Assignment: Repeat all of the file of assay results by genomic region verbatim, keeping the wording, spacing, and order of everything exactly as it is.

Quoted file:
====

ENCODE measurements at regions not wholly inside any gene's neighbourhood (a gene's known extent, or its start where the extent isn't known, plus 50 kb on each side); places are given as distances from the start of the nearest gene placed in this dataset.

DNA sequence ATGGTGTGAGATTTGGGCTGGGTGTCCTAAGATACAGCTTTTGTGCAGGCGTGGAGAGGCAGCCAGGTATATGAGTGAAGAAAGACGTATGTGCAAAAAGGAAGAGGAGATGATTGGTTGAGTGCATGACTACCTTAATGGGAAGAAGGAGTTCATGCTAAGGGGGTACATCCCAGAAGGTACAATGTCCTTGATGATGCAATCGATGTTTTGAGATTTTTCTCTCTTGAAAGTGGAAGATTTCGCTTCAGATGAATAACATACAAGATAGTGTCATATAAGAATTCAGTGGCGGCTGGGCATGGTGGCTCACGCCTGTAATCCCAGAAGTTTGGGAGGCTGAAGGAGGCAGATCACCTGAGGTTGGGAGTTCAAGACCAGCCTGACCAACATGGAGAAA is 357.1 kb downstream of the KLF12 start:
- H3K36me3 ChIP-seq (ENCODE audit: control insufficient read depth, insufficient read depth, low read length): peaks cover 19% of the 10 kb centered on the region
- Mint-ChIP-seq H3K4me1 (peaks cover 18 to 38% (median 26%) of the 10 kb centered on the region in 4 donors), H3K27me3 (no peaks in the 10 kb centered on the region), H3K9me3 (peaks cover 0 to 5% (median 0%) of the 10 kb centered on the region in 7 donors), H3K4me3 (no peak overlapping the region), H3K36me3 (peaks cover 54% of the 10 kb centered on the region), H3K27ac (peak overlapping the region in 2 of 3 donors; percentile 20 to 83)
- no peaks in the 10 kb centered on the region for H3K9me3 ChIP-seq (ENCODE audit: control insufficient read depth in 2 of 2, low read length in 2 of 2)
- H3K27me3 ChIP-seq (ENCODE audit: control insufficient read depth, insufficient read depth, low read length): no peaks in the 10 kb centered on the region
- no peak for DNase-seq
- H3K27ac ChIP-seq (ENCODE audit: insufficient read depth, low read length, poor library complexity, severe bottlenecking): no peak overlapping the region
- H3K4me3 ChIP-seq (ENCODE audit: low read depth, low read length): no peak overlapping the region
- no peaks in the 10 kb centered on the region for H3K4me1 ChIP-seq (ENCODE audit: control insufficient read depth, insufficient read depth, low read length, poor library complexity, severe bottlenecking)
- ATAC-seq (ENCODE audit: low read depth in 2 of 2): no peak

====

ENCODE measurements at regions not wholly inside any gene's neighbourhood (a gene's known extent, or its start where the extent isn't known, plus 50 kb on each side); places are given as distances from the start of the nearest gene placed in this dataset.

DNA sequence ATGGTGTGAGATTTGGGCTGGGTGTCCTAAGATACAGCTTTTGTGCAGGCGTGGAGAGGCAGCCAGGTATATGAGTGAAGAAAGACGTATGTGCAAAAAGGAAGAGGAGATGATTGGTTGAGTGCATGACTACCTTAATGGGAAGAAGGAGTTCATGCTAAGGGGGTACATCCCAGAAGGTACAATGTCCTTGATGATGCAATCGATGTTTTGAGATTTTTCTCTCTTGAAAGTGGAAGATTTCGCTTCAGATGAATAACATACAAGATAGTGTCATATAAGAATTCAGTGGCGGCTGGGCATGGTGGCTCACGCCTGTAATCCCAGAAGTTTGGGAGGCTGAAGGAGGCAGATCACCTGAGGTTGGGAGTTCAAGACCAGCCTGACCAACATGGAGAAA is 357.1 kb downstream of the KLF12 start:
- H3K36me3 ChIP-seq (ENCODE audit: control insufficient read depth, insufficient read depth, low read length): peaks cover 19% of the 10 kb centered on the region
- Mint-ChIP-seq H3K4me1 (peaks cover 18 to 38% (median 26%) of the 10 kb centered on the region in 4 donors), H3K27me3 (no peaks in the 10 kb centered on the region), H3K9me3 (peaks cover 0 to 5% (median 0%) of the 10 kb centered on the region in 7 donors), H3K4me3 (no peak overlapping the region), H3K36me3 (peaks cover 54% of the 10 kb centered on the region), H3K27ac (peak overlapping the region in 2 of 3 donors; percentile 20 to 83)
- no peaks in the 10 kb centered on the region for H3K9me3 ChIP-seq (ENCODE audit: control insufficient read depth in 2 of 2, low read length in 2 of 2)
- H3K27me3 ChIP-seq (ENCODE audit: control insufficient read depth, insufficient read depth, low read length): no peaks in the 10 kb centered on the region
- no peak for DNase-seq
- H3K27ac ChIP-seq (ENCODE audit: insufficient read depth, low read length, poor library complexity, severe bottlenecking): no peak overlapping the region
- H3K4me3 ChIP-seq (ENCODE audit: low read depth, low read length): no peak overlapping the region
- no peaks in the 10 kb centered on the region for H3K4me1 ChIP-seq (ENCODE audit: control insufficient read depth, insufficient read depth, low read length, poor library complexity, severe bottlenecking)
- ATAC-seq (ENCODE audit: low read depth in 2 of 2): no peak